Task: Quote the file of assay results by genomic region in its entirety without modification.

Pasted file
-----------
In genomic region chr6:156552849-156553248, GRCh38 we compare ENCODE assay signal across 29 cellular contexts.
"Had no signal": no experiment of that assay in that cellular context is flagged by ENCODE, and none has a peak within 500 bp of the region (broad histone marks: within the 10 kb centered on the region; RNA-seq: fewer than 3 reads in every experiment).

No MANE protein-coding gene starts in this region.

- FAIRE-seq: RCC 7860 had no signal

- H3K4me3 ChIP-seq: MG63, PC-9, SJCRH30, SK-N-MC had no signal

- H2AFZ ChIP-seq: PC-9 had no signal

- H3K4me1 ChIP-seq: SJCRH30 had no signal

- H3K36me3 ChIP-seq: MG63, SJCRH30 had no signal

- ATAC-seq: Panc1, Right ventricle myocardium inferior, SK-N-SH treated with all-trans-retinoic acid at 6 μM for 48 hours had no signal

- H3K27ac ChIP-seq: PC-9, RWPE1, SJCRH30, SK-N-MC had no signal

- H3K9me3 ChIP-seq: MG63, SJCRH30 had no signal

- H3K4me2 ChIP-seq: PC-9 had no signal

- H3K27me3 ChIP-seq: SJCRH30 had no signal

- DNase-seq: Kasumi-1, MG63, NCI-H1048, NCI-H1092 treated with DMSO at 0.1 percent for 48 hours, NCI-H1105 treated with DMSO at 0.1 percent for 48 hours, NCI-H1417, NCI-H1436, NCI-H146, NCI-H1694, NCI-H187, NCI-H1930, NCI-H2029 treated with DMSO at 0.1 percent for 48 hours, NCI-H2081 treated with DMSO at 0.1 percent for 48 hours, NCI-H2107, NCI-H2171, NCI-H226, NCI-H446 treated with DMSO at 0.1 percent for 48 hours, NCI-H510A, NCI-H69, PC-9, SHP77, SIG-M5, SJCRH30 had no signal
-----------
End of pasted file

In genomic region chr6:156552849-156553248, GRCh38 we compare ENCODE assay signal across 29 cellular contexts.
"Had no signal": no experiment of that assay in that cellular context is flagged by ENCODE, and none has a peak within 500 bp of the region (broad histone marks: within the 10 kb centered on the region; RNA-seq: fewer than 3 reads in every experiment).

No MANE protein-coding gene starts in this region.

- FAIRE-seq: RCC 7860 had no signal

- H3K4me3 ChIP-seq: MG63, PC-9, SJCRH30, SK-N-MC had no signal

- H2AFZ ChIP-seq: PC-9 had no signal

- H3K4me1 ChIP-seq: SJCRH30 had no signal

- H3K36me3 ChIP-seq: MG63, SJCRH30 had no signal

- ATAC-seq: Panc1, Right ventricle myocardium inferior, SK-N-SH treated with all-trans-retinoic acid at 6 μM for 48 hours had no signal

- H3K27ac ChIP-seq: PC-9, RWPE1, SJCRH30, SK-N-MC had no signal

- H3K9me3 ChIP-seq: MG63, SJCRH30 had no signal

- H3K4me2 ChIP-seq: PC-9 had no signal

- H3K27me3 ChIP-seq: SJCRH30 had no signal

- DNase-seq: Kasumi-1, MG63, NCI-H1048, NCI-H1092 treated with DMSO at 0.1 percent for 48 hours, NCI-H1105 treated with DMSO at 0.1 percent for 48 hours, NCI-H1417, NCI-H1436, NCI-H146, NCI-H1694, NCI-H187, NCI-H1930, NCI-H2029 treated with DMSO at 0.1 percent for 48 hours, NCI-H2081 treated with DMSO at 0.1 percent for 48 hours, NCI-H2107, NCI-H2171, NCI-H226, NCI-H446 treated with DMSO at 0.1 percent for 48 hours, NCI-H510A, NCI-H69, PC-9, SHP77, SIG-M5, SJCRH30 had no signal